The speaker said he wants ‘to see an answer to the question like every other American’ on how there was ‘cocaine sitting in a cubbyhole just by the Situation Room.’
‘First of all, we never got the right news. We found it in different places, different places, different places. . . . Anything involving around Biden Inc. gets treated differently than any other American, and that’s got to stop.’
Rep. Lauren Boebert, R-Colo., told Fox News Digital that, during the briefing, she had inquired about specific security measures in place for the lockers where the cocaine had been found. Boebert said the Secret Service had admitted that the key to the locker in question ‘is missing.’
‘There are 182 lockers in that foyer and currently … locker number 50 where the cocaine was found, that key is missing,’ Boebert said. ‘There were more than 500 people who went through the West Wing during the weekend of when this substance was found, when the cocaine was found in the White House, and none of those people who have come through are classified as suspects.’
‘We do not know how many were tourists, individual citizens, or staffers, and they currently are not looking any further into those more than 500 people who entered that foyer of the West Wing during that weekend,’ she said. ‘Instead, they are quickly wanting to close this investigation and move on to the next Biden crime crisis.’
Boebert also told Fox News that she learned that ‘there are no logs of the lockers. There’s no video surveillance of the lockers.’
‘The only thing that the Secret Service did was conduct background searches for past drug use or conviction of the over 500 individuals that came through that weekend,’ Boebert said. ‘They did not go further back in time, nor did their investigation produce any results to flag an individual person.’
She added, ‘I believe that every staffer who went into the White House that weekend … should be drug tested.’
Rep. Jamie Raskin, D-Md., defended the Secret Service, saying that testing hundreds of potential suspects for drugs would be ‘a massively disproportionate and overblown response that would violate people’s civil liberties.’
‘I mean, if there were small amounts of marijuana or cocaine found somewhere in the Capitol Complex, we would not want to drug test everybody who works here,’ he said.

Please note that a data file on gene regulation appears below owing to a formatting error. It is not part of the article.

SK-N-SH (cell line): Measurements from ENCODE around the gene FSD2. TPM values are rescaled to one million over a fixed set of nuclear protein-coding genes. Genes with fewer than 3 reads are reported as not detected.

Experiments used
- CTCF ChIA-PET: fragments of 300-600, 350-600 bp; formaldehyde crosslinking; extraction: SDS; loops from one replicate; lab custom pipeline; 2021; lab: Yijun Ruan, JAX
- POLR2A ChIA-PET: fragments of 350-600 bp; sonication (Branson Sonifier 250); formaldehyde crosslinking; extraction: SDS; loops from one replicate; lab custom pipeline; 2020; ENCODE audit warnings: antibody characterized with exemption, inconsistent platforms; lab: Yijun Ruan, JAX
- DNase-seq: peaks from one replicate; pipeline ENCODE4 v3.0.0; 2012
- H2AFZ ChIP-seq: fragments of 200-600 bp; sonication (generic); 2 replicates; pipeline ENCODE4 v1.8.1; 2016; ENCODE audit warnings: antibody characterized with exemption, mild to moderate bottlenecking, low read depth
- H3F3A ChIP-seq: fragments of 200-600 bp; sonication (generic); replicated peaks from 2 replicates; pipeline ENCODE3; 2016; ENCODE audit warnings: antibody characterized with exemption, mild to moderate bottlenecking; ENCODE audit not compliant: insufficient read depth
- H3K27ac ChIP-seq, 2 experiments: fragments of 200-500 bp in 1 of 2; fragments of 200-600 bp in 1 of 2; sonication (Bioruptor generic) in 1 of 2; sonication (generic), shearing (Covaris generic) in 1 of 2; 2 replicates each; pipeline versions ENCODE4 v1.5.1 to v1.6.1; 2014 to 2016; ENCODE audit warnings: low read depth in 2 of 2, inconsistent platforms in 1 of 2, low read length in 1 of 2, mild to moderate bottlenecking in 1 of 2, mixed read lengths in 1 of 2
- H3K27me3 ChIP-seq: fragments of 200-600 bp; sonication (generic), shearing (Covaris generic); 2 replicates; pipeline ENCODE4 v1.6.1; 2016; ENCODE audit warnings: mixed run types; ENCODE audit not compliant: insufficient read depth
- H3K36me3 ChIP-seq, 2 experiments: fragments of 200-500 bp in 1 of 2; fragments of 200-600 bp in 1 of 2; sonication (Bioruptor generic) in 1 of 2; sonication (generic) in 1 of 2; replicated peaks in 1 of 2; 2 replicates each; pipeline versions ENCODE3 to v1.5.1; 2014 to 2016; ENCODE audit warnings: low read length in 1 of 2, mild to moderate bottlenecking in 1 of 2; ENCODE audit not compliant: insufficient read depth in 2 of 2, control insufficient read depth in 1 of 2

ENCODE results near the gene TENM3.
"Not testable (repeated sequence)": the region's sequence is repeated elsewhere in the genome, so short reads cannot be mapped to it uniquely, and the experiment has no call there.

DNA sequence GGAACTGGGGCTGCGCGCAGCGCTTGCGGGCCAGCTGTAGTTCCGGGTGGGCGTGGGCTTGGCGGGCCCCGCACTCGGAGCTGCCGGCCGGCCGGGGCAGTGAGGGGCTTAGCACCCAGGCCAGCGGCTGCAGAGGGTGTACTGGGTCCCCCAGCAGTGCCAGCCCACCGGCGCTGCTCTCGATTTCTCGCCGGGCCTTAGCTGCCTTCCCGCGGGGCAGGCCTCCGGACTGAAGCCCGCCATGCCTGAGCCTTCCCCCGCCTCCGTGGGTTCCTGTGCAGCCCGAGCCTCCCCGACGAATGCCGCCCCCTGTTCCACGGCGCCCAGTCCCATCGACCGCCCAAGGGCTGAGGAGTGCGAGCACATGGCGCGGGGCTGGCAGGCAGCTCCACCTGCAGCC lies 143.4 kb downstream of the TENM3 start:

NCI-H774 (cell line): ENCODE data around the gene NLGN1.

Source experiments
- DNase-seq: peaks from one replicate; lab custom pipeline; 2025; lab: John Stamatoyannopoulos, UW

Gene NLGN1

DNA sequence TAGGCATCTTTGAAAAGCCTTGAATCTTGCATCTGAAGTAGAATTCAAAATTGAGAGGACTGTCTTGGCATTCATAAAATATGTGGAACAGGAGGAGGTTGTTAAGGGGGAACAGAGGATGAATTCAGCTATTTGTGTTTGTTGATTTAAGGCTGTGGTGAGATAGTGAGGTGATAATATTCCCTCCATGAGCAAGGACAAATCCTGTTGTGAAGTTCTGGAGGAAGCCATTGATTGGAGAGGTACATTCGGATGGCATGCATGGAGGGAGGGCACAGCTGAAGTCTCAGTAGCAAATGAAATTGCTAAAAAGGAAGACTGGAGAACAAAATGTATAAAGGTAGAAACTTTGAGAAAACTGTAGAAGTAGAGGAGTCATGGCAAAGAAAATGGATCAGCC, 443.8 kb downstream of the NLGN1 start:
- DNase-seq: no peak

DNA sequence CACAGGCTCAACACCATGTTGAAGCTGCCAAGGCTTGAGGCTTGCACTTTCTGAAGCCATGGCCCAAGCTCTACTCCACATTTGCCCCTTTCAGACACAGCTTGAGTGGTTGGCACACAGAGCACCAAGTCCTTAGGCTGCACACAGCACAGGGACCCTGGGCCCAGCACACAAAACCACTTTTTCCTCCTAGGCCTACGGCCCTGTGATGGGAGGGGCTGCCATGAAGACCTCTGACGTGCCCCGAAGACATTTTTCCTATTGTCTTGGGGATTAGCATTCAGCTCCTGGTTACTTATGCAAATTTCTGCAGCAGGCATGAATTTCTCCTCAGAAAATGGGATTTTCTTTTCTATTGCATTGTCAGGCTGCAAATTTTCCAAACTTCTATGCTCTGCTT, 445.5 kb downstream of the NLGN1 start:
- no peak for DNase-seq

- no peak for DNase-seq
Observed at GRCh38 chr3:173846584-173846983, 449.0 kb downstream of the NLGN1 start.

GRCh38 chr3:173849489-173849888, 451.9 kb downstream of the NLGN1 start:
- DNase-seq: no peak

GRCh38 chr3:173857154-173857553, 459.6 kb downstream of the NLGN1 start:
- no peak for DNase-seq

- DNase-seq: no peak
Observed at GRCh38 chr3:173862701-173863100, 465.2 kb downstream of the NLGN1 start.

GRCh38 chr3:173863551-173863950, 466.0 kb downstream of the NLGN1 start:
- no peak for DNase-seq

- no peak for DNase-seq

The Secret Service announced Thursday that it has closed its investigation into the cocaine found at the White House earlier this month and said it is ‘not able’ to ‘single out a person of interest’ because of a lack of physical evidence.
In a statement Thursday, after briefing members of Congress on the matter, the Secret Service said the cocaine had been found on July 2 ‘inside a receptacle used to temporarily store electronic and personal devices prior to entering the West Wing.’
The Secret Service said it has been investigating ‘how this item entered the White House,’ including a ‘methodical review of security systems and protocols.’
‘This review included a backwards examination that spanned several days prior to the discovery of the substance and developed an index of several hundred individuals who may have accessed the area where the substance was found,’ the Secret Service said. It said that investigators had developed ‘a pool of known persons for comparison of forensic evidence gleaned from the FBI’s analysis of the substance’s packaging.’
The Secret Service said it had received the FBI’s lab results on Wednesday and that the effort ‘did not develop latent fingerprints and insufficient DNA was present for investigative comparisons.’
‘Therefore, the Secret Service is not able to compare evidence against the known pool of individuals,’ the Secret Service said, adding that the FBl’s evaluation of the substance ‘also confirmed that it was cocaine.’
‘There was no surveillance video footage found that provided investigative leads or any other means for investigators to identify who may have deposited the found substance in this area,’ the Secret Service continued. ‘Without physical evidence, the investigation will not be able to single out a person of interest from the hundreds of individuals who passed through the vestibule where the cocaine was discovered.’
‘At this time, the Secret Service’s investigation is closed due to a lack of physical evidence,’ they said.
The Secret Service briefed members of Congress on the investigation Thursday morning.
Fox News Digital’s Brooke Singman and Elizabeth Elkind contributed reporting.